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Three arrested in Lebanon over accusations of spying for Israel

The three reportedly admitted they had gathered information on security and military targets
Members of Lebanon's powerful Shia movement Hezbollah in the southern Lebanese city of Nabatiyeh (AFP)

Lebanese authorities said Sunday they had arrested two Lebanese nationals and a Syrian on allegations of spying for Israel.

"In the framework of pursuing operations to combat terrorism and espionage ... the directorate of General Security arrested a spy network working for the Israeli enemy in the south [of Lebanon]," the security service said in a statement. 

The statement said the three arrested were a Syrian man, his Lebanese wife, and a Lebanese man. The three were identified only by their initials. There were no details on exactly when or where the three were detained.

The statement said the three had confessed to the charges against them, admitting they had gathered information on individuals and security and military targets.

The three also allegedly filmed "sensitive" roads and other areas in southern Lebanon "and sent the footage to their employers to be used in later attacks".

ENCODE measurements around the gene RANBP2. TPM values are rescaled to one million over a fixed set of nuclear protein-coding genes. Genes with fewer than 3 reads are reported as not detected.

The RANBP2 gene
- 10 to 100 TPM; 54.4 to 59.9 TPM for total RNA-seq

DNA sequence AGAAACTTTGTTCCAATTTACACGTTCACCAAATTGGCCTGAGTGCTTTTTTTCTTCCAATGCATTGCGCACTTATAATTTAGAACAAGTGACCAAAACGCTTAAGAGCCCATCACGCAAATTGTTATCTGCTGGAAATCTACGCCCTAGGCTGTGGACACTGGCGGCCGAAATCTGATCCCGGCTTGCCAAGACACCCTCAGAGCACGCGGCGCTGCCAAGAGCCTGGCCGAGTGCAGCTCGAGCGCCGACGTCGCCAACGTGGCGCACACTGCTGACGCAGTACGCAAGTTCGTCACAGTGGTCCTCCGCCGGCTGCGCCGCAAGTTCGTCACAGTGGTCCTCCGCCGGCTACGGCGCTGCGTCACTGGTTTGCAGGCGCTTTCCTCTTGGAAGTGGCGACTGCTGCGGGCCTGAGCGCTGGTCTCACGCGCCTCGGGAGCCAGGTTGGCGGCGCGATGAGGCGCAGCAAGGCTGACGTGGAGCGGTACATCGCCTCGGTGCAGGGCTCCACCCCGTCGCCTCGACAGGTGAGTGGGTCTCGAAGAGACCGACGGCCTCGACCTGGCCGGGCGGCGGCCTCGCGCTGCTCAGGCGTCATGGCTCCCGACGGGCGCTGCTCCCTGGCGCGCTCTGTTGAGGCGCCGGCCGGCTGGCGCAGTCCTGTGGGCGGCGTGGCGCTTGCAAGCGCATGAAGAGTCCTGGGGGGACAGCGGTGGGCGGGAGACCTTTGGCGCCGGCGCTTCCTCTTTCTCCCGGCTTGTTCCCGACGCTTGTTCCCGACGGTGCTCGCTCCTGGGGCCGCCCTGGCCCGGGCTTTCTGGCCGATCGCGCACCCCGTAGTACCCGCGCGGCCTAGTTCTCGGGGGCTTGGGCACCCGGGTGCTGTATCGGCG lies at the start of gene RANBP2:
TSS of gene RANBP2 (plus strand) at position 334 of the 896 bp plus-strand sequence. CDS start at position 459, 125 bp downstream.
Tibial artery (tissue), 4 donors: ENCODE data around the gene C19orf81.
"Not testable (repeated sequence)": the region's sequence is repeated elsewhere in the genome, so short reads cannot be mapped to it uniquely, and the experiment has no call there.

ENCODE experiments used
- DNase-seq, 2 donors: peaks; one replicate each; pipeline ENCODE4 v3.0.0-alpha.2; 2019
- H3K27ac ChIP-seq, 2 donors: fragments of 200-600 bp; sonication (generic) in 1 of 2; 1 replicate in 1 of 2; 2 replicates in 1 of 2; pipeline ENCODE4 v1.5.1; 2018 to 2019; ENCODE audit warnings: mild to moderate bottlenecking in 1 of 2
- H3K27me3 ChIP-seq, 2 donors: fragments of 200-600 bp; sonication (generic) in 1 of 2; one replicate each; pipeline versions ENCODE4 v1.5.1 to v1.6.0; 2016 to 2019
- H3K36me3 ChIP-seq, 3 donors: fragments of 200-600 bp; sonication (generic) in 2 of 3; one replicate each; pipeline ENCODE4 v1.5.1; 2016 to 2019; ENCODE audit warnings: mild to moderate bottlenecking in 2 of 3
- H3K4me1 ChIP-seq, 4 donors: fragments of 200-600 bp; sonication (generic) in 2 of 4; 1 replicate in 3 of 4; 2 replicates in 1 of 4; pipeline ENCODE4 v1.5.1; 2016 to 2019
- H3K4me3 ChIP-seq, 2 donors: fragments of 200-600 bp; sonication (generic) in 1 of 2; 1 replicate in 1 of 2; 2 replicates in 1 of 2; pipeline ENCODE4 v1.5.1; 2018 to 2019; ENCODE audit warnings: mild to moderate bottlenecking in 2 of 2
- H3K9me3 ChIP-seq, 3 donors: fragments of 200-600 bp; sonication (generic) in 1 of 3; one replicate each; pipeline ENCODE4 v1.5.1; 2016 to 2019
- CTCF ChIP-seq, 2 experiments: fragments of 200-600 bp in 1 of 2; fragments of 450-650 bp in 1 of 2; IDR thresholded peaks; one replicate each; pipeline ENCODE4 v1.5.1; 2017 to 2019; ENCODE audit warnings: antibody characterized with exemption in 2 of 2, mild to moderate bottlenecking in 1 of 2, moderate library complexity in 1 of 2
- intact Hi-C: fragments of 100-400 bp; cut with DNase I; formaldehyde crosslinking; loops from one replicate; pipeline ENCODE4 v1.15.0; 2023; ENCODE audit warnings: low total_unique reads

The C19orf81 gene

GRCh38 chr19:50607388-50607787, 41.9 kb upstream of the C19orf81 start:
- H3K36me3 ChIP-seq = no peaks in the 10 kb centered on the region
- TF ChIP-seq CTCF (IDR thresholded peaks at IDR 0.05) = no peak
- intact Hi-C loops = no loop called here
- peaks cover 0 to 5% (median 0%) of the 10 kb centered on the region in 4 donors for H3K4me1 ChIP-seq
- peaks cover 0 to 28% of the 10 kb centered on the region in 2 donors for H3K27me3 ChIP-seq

Lebanon and Israel remain technically in a state of war, and there are occasional skirmishes on the ceasefire line between the two.

Last December, Hezbollah detained a senior party official on allegations of spying for Israel and "sabotaging security operations" abroad.

Between April 2009 and 2014, Lebanese authorities detained more than 100 people on accusations of spying for Israel, most of them army members or telecommunications employees. More recently, such arrests have been rare.

In 2006, Lebanon's Shiite Hezbollah movement fought a month-long war with Israel that devastated parts of Lebanon.

That conflict killed more than 1,200 people in Lebanon, mostly civilians, and some 160 Israelis, most of them soldiers.

Prior to that, Israeli forces occupied South Lebanon between 1982 and 2000 after invading over the presence of the Palestine Liberation Organisation. They withdrew after clashes with Hezbollah. 

However, the Shebaa farms, which Israel annexed as part of the Golan Heights, are still heavily disputed by Lebanese politicians.

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